Los Angeles Lakers get together for first time since learning of Kobe Bryant's death

CNN's Nick Watt reports.

Posted: Jan 29, 2020 11:09 AM
Updated: Jan 30, 2020 8:15 AM


As millions of fans mourn the death of Kobe Bryant and eight other people killed in a helicopter crash Sunday and investigators look into the tragedy, people close to the NBA legend tried Wednesday to go on with their lives while honoring his memory.

The Los Angeles Lakers met at their practice facility for the first time since the crash.

While Bryant has been retired from professional basketball for four years, Lakers players still idolize the five-time NBA champion and his legacy permeates their home arena.

The Lakers were on a plane back from Philadelphia when the news of Bryant's death got out.

Lakers Coach Frank Vogel said he informed his players of Bryant's death -- some had heard, some had not -- then went home and hugged his family.

Wednesday they gathered again as a team.

'We did some things that we thought would be therapeutically beneficial,' Vogel said. He said the team did some shooting drills but it wasn't a 'real practice.' He said he wanted his guys to break a sweat and to be around each other.

He said they all spent time together at a team lunch.

'And (we) grieved together,' he added.

He said the Lakers have always wanted to make Bryant proud.

'We want to represent what he stood for,' he said.

Also Wednesday, Bryant's widow, Vanessa, sent a message to Kobe's fans and changed her Instagram profile photo to one of Kobe and his 13-year-old daughter, who also died in the crash.

It was her first public statement on the deaths of Gianna and her father. She wrote that she and her three other daughters are 'completely devastated.'

'My girls and I want to thank the millions of people who've shown support and love during this horrific time. Thank you for all the prayers. We definitely need them,' she wrote.

Feds investigate cause of crash

The aircraft carrying the nine victims crashed into a hillside and missed the top of the hill by 20 to 30 feet, the National Transportation Safety Board said.

Preliminary information suggests the helicopter descended rapidly before it crashed in Calabasas, California, NTSB member Jennifer Homendy said.

'The descent rate for the helicopter was over 2,000 feet a minute,' Homendy said. 'This is a pretty steep descent at high speed.'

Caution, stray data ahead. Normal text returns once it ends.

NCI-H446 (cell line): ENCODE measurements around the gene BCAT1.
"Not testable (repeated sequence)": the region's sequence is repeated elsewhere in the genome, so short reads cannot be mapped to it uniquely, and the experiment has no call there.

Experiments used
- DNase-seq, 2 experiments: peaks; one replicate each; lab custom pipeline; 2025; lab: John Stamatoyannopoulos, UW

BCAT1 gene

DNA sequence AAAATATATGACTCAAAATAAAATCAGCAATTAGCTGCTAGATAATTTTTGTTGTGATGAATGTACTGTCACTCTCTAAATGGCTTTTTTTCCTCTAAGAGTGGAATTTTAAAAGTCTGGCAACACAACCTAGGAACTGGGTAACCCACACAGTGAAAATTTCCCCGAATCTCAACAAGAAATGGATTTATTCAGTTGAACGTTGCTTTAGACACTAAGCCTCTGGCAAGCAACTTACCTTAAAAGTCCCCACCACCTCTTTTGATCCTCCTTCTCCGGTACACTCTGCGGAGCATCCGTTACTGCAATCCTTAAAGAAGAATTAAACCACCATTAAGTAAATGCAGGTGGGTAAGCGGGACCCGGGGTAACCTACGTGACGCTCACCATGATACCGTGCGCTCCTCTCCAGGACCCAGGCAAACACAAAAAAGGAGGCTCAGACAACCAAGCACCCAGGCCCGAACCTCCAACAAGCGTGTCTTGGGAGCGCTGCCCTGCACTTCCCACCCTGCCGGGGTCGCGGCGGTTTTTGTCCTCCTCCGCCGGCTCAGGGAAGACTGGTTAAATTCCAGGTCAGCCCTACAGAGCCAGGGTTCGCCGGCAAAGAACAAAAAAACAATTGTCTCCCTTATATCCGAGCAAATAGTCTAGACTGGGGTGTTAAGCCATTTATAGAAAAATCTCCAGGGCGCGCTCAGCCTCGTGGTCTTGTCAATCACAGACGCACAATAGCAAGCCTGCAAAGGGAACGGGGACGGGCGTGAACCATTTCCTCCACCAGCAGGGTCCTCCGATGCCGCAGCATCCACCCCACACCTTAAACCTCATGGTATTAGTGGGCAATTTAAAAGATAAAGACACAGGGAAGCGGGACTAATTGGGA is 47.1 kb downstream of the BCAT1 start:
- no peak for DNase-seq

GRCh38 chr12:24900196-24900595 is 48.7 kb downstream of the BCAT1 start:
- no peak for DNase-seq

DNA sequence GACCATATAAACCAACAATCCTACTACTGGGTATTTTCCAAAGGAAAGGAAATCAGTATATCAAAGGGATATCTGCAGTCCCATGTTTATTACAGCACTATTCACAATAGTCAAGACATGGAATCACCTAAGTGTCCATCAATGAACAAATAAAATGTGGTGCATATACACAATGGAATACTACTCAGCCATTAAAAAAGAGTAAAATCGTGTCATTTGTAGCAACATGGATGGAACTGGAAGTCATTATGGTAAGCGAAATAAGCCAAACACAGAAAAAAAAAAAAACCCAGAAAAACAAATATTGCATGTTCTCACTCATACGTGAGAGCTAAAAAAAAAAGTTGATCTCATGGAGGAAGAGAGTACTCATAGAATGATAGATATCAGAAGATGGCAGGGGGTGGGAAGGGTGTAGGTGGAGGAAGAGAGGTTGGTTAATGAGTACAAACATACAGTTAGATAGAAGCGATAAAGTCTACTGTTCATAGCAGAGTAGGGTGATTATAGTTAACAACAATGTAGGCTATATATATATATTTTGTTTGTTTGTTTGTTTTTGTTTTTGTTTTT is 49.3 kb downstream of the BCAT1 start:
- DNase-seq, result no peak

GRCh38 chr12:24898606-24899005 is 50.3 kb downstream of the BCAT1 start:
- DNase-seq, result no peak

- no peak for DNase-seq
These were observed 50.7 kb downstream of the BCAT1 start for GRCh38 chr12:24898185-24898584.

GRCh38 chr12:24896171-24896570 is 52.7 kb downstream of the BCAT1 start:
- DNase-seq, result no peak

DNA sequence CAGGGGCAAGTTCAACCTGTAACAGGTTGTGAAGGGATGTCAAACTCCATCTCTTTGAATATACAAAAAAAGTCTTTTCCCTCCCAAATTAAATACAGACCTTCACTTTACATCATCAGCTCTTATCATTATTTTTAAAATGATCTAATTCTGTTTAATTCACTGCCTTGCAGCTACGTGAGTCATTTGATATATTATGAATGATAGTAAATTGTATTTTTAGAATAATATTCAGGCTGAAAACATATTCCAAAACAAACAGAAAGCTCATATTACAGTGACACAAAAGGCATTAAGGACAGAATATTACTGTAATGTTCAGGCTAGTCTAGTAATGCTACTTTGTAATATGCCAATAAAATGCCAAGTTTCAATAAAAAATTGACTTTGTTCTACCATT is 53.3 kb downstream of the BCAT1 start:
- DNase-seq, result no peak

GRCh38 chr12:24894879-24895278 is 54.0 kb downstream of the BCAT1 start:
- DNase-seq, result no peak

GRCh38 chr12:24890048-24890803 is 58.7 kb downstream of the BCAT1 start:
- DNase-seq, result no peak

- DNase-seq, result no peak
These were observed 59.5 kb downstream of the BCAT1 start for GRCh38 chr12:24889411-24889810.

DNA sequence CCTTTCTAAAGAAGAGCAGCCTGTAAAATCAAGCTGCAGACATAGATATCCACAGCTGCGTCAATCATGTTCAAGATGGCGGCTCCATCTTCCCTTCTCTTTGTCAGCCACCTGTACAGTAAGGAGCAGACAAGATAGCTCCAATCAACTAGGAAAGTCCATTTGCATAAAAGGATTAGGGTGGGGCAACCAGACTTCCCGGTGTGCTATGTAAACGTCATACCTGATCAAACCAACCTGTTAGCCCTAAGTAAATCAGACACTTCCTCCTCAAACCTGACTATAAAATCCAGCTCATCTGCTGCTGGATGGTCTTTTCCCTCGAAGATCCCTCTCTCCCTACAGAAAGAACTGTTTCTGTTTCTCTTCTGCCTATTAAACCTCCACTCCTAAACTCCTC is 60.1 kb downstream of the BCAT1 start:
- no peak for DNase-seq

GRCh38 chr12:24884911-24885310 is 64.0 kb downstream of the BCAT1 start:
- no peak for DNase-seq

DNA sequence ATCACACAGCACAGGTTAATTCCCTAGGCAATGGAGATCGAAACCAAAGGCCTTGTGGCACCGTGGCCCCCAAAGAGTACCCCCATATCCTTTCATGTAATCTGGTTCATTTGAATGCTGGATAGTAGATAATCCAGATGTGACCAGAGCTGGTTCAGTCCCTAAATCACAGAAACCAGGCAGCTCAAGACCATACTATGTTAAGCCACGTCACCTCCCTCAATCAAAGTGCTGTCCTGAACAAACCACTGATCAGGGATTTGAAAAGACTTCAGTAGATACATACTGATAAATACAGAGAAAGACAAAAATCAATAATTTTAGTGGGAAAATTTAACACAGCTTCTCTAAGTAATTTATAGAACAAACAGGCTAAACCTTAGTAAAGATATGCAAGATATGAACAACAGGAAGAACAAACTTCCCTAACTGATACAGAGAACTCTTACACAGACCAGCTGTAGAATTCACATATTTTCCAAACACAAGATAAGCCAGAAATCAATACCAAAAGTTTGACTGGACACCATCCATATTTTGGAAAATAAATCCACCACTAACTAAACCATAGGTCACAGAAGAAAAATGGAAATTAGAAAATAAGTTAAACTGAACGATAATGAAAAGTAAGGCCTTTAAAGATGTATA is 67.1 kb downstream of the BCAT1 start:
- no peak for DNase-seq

Investigators are trying to determine what caused the crash and whether the pilot should have been granted special permission to fly in the foggy conditions Sunday morning.

FAA records reviewed by CNN reveal Island Express Holding Corp., the company operating the helicopter, was certified only for visual flight rules flights.

Visual flight rules require pilots to stay clear of clouds and in good visibility while using both visual and instrument navigation.

Investigators are also looking into whether a safety system -- recommended by federal authorities years ago -- could have prevented the tragedy.

The helicopter lacked a recommended safety feature

The Sikorsky S-76B helicopter, built in 1991, did not have a terrain awareness and warning system (TAWS), Homendy said.

TAWS is a safety feature that alerts pilots when they might hit terrain.

After a 2004 helicopter crash in Texas that killed 10 people, the NTSB recommended all new and existing helicopters with six or more passenger seats be equipped with TAWS, Homendy said.

But the NTSB doesn't have the authority to set new rules based on recommendations. That's up to the Federal Aviation Administration, which didn't implement the recommendation, Homendy said.

An FAA spokesman did not provide a direct response Wednesday to CNN's request for explanation on why the agency did not make TAWS mandatory for all helicopters.

The FAA has estimated that TAWS would cost '$35,000 per helicopter for equipment and installation, plus $7,000 for revenue loss for equipment downtime,' according to a government document from 2014.

The FAA must consider cost-benefit analyses before making new rules, said Peter Goelz, a former managing director of the NTSB.

But Goelz said he and other aviation experts believe 'when it comes to safety, the cost-benefit analysis should never be the final call.'

He said some helicopter pilots may consider TAWS to be a nuisance, especially in good conditions when the terrain is visible but the alerts keep going off.

'If you have a device in a helicopter, which is often flying at low altitudes, often (TAWS) will go off and you will get alerts and that will cause the pilot to ignore it,' Goelz said.